About the poet Jennifer Maier


Jennifer Maier was born in Oak Harbor, Washington, and raised in the Pacific Northwest, California, and along the Mississippi Gulf Coast. She holds baccalaureate degrees in neuropsychology and English from the University of Washington and a Ph. D. in American Literature from Tulane University.    

Since she began writing poetry in the late 1990s, her work has received many honors and awards, most recently, a Walter Dakin Fellowship from The University of the South, the 2012 Emily Dickinson Prize from the Academy of American Poets, and a 2013 Visiting Artist Residency at The American Academy in Rome. Her poems have appeared widely in literary journals, including Poetry, American Poet, Plume, The Gettysburg Review, New Letters, and Image, as well as on National Public Radio and other print and broadcast media.  

Her debut collection, Dark Alphabet (Southern Illinois UP), was named one of “Ten Remarkable Books of 2006” by the Academy of American Poets and was a finalist for the 2008 Poets’ Prize. Her second collection, Now, Now, was published in 2013 by the University of Pittsburgh Press. A third volume, These Bodies Are Not Our Own, is expected in 2018.

Jennifer Maier has given readings at many universities and cultural centers in the US and Europe and has lectured widely on the subject of poetry, both as craft and as literature. She serves as an associate editor for the arts quarterly Image and as a professor of English and Writer in Residence at Seattle Pacific University.  Every other summer she  leads an intensive, month-long study course in creative writing and literature in Rome, Italy.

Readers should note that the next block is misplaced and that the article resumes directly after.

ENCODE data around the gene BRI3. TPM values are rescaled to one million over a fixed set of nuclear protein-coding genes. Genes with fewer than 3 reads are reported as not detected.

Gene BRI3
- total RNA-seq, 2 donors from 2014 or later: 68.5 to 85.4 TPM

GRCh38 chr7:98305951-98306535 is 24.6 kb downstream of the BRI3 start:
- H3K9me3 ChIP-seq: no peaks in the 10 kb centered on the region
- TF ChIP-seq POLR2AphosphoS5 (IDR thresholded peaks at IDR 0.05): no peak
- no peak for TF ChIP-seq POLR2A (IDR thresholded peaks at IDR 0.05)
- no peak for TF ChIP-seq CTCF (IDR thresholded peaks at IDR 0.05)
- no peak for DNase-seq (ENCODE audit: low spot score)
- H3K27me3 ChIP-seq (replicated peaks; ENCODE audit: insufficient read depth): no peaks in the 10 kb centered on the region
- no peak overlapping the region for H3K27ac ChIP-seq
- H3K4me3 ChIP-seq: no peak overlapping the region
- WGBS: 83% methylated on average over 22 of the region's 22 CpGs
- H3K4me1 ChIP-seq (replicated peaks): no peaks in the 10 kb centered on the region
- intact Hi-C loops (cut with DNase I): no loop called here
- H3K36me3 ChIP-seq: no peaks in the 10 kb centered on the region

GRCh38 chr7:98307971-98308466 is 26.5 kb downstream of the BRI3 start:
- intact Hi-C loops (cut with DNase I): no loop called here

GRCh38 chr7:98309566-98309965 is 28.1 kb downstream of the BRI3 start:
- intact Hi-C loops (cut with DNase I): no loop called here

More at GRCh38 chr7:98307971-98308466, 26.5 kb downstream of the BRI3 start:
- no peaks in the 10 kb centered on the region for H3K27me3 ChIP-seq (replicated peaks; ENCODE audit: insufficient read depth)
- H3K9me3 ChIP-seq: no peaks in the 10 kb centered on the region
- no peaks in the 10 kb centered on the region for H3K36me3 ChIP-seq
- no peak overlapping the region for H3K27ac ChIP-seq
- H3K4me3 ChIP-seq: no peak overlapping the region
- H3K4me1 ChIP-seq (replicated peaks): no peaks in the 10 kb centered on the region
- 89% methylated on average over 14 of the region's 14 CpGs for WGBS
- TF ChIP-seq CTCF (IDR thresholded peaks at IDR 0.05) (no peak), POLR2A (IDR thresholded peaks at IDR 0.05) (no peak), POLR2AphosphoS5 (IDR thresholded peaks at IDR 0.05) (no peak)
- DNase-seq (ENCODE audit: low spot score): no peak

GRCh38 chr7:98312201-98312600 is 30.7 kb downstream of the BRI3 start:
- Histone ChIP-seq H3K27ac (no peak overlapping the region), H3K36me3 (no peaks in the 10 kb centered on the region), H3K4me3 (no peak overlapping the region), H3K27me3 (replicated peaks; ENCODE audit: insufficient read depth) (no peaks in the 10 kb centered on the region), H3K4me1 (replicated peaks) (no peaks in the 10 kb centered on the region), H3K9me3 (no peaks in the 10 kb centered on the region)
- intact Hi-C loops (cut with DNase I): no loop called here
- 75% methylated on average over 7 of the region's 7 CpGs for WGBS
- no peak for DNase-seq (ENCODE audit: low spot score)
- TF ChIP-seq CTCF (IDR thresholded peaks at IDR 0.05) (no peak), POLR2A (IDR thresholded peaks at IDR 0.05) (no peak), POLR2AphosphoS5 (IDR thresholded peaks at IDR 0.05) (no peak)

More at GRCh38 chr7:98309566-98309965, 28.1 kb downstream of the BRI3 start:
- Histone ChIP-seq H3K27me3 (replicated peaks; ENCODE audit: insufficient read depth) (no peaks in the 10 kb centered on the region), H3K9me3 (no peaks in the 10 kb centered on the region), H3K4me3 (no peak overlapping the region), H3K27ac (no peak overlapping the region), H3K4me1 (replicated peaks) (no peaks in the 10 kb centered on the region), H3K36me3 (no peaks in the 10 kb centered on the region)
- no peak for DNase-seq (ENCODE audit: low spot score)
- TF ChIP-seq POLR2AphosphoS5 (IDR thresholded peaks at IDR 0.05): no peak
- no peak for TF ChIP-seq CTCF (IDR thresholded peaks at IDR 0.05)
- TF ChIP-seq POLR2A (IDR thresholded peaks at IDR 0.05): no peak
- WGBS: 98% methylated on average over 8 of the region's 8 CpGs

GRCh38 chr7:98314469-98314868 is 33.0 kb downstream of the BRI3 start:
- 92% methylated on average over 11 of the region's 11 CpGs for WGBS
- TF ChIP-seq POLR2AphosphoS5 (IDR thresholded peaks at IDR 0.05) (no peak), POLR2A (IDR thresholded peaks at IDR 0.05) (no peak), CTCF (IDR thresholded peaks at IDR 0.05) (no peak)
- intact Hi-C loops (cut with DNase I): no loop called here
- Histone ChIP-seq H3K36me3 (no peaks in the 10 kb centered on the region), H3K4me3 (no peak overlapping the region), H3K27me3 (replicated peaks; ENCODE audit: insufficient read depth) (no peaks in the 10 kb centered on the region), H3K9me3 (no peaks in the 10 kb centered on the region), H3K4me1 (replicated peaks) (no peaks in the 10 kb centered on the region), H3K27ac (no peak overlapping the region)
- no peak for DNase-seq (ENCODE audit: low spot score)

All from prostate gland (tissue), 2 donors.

“What a rare joy it is to linger in the lucid, transcendent worlds of Jennifer Maier’s poems. In taut, precise language and lapidary images, Now, Now explores myriad pathways of connection, the ways desire, longing, and imaginative possibility brush up against the everyday, revealing a keen, fiercely compassionate intelligence—a sensibility so finely attuned and so clearly in love with the world that you would follow it almost anywhere.”

Rick Hilles